This step is only necessary if during the installation you chose the encrypt the home directory option.
In this Linux Mint installation guide I chose it. So, it is wise to retrieve the encryption passphrase. If your system breaks, you will need to use the passphrase to decrypt the data. So, you need to do it.
Now, the decryption happens when you log in and enter your user password. But your user password and the encryption passphrase are not the same.
So, to get the passphrase, open the terminal and type:
After you entered your password, you will get the sequence of characters and number like this.
NOTE: Copy or write it down, and keep in a safe place where only you can access it. Obviously, do not store in on the same computer.
If something happens to your system and you cannot log in, you still will be able to access your data with this passphrase.
How to adjust the use of swap
This option is not mandatory to do, but it makes the performance of your system better so I recommend you to do it.
First, let us look at the swappiness configuration. So, open the terminal and type:
You will see the value of 60. This means that when the system uses more than 60% of your RAM memory, it will start writing the files to the swap partition of your hard drive.
The problem here is that RAM is always faster than a Hard Drive. So, when a system starts writing to a hard drive, it becomes slower. Fortunately, we can force the system to use more RAM and write to the disk only when the RAM gest almost full.
To do this, you need to edit a configuration file. Type on the terminal:
sudo nano /etc/sysctl.conf
Scroll down the file, and in the end add:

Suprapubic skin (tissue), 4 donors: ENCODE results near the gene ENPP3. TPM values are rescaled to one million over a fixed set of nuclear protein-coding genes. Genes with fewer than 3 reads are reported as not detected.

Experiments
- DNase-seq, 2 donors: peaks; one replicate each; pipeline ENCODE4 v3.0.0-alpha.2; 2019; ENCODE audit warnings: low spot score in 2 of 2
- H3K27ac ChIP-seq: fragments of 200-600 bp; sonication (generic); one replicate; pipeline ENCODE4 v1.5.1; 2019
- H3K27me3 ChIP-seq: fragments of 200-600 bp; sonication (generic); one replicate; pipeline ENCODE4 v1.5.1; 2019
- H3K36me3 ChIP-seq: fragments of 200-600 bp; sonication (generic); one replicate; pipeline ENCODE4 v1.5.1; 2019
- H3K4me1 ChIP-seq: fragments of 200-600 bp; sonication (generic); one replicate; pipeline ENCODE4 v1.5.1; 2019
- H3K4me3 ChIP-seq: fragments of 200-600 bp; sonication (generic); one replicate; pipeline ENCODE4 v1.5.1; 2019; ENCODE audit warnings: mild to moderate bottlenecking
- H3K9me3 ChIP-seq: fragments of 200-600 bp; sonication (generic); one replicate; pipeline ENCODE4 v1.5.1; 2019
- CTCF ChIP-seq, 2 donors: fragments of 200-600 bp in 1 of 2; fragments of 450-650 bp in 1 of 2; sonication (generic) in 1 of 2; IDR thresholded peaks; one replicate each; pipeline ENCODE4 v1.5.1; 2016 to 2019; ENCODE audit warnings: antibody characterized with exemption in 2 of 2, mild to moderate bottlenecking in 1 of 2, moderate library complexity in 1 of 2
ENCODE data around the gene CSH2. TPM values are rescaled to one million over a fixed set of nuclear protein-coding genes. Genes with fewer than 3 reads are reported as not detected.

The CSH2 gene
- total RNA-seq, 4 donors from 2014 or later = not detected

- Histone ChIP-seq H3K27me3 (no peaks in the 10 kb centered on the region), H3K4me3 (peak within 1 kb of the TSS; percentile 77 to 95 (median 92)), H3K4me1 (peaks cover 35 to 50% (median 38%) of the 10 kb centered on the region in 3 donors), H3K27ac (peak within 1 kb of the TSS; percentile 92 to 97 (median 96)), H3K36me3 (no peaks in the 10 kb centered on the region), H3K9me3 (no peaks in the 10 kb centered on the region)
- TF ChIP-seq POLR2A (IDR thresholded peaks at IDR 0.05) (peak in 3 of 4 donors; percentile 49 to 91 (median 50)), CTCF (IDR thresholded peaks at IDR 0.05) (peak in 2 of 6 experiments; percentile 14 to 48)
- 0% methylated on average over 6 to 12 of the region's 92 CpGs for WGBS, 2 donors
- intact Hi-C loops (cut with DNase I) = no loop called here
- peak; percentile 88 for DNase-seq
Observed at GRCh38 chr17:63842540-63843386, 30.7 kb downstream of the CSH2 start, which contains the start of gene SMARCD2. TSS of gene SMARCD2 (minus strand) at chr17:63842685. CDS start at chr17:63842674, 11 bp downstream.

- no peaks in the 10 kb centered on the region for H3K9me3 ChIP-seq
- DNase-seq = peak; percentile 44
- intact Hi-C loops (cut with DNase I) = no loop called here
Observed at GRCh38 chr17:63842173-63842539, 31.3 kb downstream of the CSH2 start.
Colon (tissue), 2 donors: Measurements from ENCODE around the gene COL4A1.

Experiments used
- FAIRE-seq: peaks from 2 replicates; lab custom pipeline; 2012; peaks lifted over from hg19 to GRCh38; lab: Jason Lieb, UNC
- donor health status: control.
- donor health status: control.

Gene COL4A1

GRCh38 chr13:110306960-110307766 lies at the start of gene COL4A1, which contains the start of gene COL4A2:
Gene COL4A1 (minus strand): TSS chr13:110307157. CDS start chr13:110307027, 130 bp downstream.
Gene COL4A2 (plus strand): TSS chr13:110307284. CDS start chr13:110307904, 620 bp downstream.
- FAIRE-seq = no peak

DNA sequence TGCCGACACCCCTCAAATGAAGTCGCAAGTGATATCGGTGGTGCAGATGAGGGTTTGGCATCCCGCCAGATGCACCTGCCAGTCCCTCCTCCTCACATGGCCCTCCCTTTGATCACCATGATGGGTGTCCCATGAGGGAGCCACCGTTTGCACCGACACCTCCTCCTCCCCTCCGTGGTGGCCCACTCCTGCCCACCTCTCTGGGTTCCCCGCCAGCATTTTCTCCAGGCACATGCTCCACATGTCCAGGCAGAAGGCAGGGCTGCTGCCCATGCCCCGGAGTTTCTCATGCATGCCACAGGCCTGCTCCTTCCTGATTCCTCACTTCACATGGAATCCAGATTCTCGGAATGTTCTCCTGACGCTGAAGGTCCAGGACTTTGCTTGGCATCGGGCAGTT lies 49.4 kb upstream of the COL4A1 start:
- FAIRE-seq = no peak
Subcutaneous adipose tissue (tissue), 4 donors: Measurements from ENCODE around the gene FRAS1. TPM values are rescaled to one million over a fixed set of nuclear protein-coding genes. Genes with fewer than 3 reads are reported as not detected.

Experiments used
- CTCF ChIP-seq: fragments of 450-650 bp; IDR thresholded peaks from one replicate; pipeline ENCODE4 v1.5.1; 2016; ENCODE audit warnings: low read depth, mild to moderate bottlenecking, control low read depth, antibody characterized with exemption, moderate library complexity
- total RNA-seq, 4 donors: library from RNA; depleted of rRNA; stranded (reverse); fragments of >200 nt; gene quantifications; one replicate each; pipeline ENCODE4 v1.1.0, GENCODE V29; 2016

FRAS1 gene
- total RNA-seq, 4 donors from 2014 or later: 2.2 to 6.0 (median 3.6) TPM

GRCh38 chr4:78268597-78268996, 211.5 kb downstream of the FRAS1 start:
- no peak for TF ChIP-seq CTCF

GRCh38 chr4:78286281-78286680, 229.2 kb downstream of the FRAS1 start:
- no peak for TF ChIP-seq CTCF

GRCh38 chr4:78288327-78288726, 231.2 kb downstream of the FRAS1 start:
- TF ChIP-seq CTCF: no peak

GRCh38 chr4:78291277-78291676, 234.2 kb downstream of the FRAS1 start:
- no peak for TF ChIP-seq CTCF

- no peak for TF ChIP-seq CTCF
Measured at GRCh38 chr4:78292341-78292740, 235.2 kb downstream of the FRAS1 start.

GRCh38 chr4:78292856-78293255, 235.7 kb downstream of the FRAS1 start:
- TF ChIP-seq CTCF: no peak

vm.swappiness = 10
Now, press CTRL + O to save the file and CTRL + X to exit.
Then, reboot your system. When the system has started, it opens the terminal again and checks the value change.
It should show 10 instead of 60. Now your system will be faster than before. Especially when you are using a lot of applications
There are even more things you can do after installing Linux Mint. Check them out HERE!
Now, you can do the last step of the Linux Mint installation guide.
8. Restore the backup data
The last step of this Linux Mint Installation guide is restore the backup data. One way to do that is, copy all files from the external hard drive to your home directory.
As you can see, there are several folders to classify your files, for example, Documents, Music, Pictures and Downloads. You can use the occasion to sort your files. Obviously, you can create as many folders as you need and restore your data there.
If you do not like this way of restoring your data, you can also do it from the Backup tool. First, open it from the main menu.
The tool is quite simple to use. It is aimed at newbies. To restore the backup, click on the Restore Files option.
On the next screen, the options for starting the restoration will be available.
First, chose the Directory option, because we made backup without compression. Then, in the Source option, you select your external Hard drive with the backup data.
In the Destination folder, you have to select the folder where the data will be restored. You can select the home folder, but I suggest creating a new folder and restore everything there. However, you are free to choose the location you want. At the end, when everything is defined, you can click the forward button.
The following screen will show you the summary of what is to be done. Verify that everything is OK and click Apply.
In the end, your data should be in the data folder on your newly installed Linux Mint system
So, this is the end of this Linux Mint Installation guide. It I hope it has helped you and you enjoy Linux Mint. You should have a functional and reliable Linux Mint system by now. And many users do not need more. However, it is Linux, and there are many things you can improve and customize. For example, you can change the Linux Mint theme. If you want the full power from your Linux Mint, you also check these 15 things to do after installing Linux Mint.
If there is anything you would add to this Linux Mint installation guide, please, comments below.